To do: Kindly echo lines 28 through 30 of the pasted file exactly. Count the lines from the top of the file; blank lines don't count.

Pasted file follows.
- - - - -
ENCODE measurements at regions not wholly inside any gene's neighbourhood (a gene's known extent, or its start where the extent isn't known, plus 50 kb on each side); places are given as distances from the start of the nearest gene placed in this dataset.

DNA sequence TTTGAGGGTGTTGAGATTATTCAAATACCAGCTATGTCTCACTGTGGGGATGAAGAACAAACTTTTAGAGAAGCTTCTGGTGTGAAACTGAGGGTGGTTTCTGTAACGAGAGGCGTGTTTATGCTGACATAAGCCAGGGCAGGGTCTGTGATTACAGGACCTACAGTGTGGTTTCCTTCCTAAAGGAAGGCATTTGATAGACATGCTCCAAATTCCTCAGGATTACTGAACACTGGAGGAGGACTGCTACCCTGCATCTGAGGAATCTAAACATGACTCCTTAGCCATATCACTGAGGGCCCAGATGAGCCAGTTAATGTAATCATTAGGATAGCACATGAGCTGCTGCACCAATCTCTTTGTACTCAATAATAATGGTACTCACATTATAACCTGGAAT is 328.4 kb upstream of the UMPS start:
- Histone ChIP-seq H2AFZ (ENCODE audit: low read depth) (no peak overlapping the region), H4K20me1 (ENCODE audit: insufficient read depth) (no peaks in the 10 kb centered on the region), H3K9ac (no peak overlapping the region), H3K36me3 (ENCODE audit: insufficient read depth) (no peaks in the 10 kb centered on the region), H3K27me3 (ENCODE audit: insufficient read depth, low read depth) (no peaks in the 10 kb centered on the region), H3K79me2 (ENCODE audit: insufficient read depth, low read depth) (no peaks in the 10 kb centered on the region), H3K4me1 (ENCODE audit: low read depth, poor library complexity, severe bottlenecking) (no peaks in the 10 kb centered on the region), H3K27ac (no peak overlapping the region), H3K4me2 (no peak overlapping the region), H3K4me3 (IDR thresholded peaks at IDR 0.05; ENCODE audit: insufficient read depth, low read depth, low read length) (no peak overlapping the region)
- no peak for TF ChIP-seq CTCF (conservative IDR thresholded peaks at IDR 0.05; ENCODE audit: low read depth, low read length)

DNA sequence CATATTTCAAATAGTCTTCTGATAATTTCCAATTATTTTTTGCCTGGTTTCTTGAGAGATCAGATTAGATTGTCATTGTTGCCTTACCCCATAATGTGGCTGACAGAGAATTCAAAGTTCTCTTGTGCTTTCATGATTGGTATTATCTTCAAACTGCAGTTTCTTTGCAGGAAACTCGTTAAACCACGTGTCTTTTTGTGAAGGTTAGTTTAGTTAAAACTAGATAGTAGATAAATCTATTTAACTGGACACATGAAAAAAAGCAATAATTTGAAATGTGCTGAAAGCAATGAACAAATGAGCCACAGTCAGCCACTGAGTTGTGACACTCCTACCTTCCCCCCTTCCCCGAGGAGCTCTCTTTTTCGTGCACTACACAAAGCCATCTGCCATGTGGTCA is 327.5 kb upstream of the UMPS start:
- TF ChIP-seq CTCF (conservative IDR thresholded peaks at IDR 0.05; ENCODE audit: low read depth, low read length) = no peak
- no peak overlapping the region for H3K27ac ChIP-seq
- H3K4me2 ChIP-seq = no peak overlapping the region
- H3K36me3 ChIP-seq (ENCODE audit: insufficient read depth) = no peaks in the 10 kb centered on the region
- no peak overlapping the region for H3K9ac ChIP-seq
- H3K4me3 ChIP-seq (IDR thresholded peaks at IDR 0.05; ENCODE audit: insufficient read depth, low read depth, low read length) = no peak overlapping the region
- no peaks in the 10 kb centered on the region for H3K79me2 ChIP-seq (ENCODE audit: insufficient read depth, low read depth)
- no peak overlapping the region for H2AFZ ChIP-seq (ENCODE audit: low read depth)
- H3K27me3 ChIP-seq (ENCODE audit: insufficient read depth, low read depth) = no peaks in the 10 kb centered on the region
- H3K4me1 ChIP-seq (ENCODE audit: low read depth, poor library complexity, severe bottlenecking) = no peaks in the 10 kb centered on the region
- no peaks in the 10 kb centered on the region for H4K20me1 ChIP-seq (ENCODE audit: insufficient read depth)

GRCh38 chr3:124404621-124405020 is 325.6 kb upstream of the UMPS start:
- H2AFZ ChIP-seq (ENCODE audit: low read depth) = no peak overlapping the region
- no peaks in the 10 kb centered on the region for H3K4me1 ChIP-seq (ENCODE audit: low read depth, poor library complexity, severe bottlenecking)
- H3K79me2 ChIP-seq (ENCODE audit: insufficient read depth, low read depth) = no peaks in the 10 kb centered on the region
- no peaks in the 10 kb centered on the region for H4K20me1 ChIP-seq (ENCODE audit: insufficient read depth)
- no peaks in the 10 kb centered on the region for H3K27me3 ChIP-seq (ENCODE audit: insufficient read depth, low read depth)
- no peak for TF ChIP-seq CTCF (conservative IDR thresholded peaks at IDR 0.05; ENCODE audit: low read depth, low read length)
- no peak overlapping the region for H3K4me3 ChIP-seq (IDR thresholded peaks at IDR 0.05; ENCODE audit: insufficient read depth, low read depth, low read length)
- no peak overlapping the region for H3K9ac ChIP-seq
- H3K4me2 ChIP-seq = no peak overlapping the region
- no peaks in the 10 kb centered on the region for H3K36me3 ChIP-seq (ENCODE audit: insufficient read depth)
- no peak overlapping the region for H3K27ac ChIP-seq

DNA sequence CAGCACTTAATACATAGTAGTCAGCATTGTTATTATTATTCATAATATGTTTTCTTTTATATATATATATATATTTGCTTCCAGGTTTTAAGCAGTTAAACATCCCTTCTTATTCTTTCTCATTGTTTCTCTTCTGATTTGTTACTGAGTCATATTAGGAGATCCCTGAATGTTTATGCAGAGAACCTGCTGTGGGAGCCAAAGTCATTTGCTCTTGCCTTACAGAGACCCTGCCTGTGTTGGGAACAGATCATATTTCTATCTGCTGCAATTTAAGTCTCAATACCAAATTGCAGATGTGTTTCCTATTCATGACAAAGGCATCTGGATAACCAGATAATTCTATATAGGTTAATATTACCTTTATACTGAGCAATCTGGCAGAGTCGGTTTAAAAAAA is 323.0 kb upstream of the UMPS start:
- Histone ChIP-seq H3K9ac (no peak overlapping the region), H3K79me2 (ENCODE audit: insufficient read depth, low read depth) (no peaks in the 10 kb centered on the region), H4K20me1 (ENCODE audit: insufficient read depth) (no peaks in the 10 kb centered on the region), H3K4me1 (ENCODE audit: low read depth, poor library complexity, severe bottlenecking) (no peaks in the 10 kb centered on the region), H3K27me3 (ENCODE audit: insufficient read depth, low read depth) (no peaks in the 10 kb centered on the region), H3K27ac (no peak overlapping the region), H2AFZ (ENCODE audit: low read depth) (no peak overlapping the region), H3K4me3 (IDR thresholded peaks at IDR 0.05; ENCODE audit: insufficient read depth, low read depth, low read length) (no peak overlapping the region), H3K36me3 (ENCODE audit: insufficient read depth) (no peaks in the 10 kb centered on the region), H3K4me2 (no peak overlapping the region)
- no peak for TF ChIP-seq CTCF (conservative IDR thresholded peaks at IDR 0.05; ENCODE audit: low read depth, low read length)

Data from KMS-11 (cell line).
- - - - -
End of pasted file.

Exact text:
- no peak overlapping the region for H3K27ac ChIP-seq

DNA sequence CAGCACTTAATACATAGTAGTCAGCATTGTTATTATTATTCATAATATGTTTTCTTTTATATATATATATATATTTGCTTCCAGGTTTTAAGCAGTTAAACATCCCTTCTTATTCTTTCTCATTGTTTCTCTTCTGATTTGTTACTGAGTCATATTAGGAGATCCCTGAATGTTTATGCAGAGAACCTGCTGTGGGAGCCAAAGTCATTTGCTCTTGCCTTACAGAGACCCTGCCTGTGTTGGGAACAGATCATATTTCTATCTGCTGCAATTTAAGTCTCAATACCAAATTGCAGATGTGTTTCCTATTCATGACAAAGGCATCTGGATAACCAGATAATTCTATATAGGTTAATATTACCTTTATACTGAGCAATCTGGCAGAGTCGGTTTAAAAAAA is 323.0 kb upstream of the UMPS start:
- Histone ChIP-seq H3K9ac (no peak overlapping the region), H3K79me2 (ENCODE audit: insufficient read depth, low read depth) (no peaks in the 10 kb centered on the region), H4K20me1 (ENCODE audit: insufficient read depth) (no peaks in the 10 kb centered on the region), H3K4me1 (ENCODE audit: low read depth, poor library complexity, severe bottlenecking) (no peaks in the 10 kb centered on the region), H3K27me3 (ENCODE audit: insufficient read depth, low read depth) (no peaks in the 10 kb centered on the region), H3K27ac (no peak overlapping the region), H2AFZ (ENCODE audit: low read depth) (no peak overlapping the region), H3K4me3 (IDR thresholded peaks at IDR 0.05; ENCODE audit: insufficient read depth, low read depth, low read length) (no peak overlapping the region), H3K36me3 (ENCODE audit: insufficient read depth) (no peaks in the 10 kb centered on the region), H3K4me2 (no peak overlapping the region)